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Students Spend Little Time on Computers

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About three-quarters of the schools that own computers leave the machines idle for more than half the school day. About one-fourth and one-fifth of those elementary and secondary schools, respectively, use their computers for only about one hour a day. And most schools that own computers have only a few machines.

Those findings, outlined in the second report from a national survey on schools' use of computers, suggest that most students receive little exposure to the new technology, say the study's researchers.

The survey of 2,209 public and private schools was conducted by the Center for Social Organization of Schools at The Johns Hopkins University. The first report derived from the survey found that teachers changed their teaching patterns as they became more familiar with computers. (See Education Week, May 5, 1983.)

That many computers are used only a fraction of the day is understandable given the demands on teachers' time, said Henry Jay Becker, the director of the survey. But schools should develop plans to use the machines more effectively, he added.

How often computers are used "depends on where the computers are located," Mr. Becker said. "For example, if they're in the classroom, the teacher might want them to be idle. It's a big organizational problem. They ought to work to solve that."

Referring to the elementary schools' use of computers, Mr. Becker added: "There's no real planning, and no real reason for using computers other than the fact that the computer is there."

According to the second report based on the survey, which was released last month, the average elementary school that owns microcomputers has two machines, and the average computer-owning secondary school has five machines. The survey was conducted last December and January.

Elementary- and secondary-school students who are exposed to computers use the technology for different purposes and for different amounts of time, the survey found.

Programming is the most popular use made of computers in secondary schools, while programming and drills are the most popular uses in elementary schools, the survey found.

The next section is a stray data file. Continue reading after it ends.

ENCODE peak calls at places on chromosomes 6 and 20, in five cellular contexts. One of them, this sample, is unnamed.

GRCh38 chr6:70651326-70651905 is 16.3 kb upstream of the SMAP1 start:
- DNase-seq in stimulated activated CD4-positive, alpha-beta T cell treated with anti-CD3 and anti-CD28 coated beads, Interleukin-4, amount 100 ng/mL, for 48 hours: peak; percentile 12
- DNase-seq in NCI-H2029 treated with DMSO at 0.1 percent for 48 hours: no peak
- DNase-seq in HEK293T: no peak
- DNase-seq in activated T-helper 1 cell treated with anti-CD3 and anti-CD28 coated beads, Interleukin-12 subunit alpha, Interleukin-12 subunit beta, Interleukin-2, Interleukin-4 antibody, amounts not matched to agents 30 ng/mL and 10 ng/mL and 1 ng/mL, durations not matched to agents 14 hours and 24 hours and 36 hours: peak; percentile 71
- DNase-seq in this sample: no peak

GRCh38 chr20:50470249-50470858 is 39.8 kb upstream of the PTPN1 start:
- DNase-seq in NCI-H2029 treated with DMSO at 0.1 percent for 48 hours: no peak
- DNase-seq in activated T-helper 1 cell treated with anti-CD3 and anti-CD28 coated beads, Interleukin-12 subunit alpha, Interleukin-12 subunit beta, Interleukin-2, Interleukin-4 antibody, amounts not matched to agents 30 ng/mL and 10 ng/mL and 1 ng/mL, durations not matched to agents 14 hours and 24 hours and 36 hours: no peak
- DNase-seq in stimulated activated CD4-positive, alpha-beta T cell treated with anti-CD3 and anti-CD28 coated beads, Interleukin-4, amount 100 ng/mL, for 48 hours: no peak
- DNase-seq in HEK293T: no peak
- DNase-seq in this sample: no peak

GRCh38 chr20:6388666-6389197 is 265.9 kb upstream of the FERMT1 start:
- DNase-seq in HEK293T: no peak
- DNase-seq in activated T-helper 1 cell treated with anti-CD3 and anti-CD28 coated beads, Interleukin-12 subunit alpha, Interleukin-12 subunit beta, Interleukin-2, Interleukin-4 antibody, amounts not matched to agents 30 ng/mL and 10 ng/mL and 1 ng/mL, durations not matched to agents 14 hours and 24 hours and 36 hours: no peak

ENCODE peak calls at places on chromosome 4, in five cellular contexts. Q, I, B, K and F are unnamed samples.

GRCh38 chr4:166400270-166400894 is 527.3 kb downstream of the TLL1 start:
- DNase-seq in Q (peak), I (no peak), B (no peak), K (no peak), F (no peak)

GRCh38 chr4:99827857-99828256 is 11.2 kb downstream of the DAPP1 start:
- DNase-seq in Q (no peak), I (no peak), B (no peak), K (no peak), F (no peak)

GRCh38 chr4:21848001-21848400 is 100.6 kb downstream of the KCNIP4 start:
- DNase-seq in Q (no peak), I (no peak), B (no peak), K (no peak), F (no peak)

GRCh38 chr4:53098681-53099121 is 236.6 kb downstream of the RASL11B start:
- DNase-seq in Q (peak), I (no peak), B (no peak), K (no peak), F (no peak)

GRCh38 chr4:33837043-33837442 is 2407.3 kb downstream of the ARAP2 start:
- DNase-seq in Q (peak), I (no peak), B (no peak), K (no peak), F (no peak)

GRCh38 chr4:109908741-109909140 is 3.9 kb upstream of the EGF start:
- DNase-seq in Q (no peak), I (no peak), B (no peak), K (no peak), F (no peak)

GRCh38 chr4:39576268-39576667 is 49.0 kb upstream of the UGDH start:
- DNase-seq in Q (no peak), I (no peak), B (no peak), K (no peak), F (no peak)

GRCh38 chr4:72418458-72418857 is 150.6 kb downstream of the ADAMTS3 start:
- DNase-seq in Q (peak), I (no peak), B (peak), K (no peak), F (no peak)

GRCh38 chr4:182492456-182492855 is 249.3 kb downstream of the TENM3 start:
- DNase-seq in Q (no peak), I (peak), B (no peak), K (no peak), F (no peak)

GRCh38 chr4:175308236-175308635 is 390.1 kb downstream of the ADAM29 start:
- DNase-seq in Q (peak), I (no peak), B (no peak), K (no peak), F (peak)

The median amount of time each week that an elementary-school student spends on programming and computer-literacy is 19 minutes, the survey found. The median time spent on drills and remedial work is 13 minutes, and the median time spent on games is 12 minutes.

For secondary-school students, the median time spent on those applications was 55 minutes, 17 minutes, and 11 minutes, respectively. The secondary students also spent a median time of 30 minutes using the computer for word- or data-processing, business classes, and laboratory classes in science courses.

Seventy-six percent of the elementary-school computer users get less than 30 minutes of computer time in an average week. Only 2 percent of all elementary-school computer users have access to the computer for more than one hour per week.

By contrast, 37 percent of the high-school and middle-school students who use the computer work on the machines for at least one hour weekly, and another 27 percent work for at least 30 minutes.

Officials of elementary and secondary schools also react differently when they acquire new computers, the study found. Elementary schools tend to give more students exposure to computers when they acquire more machines, while secondary schools tend to allocate more time to students already using computers.

Those figures, Mr. Becker said, suggest that computers are used for little more than exposing elementary-school students to general "computer literacy."

The survey also found that in half of the schools that own computers only one or two teachers regularly use them. In the schools where more teachers were involved with the technology, the additional teachers usually used pre-packaged programs.

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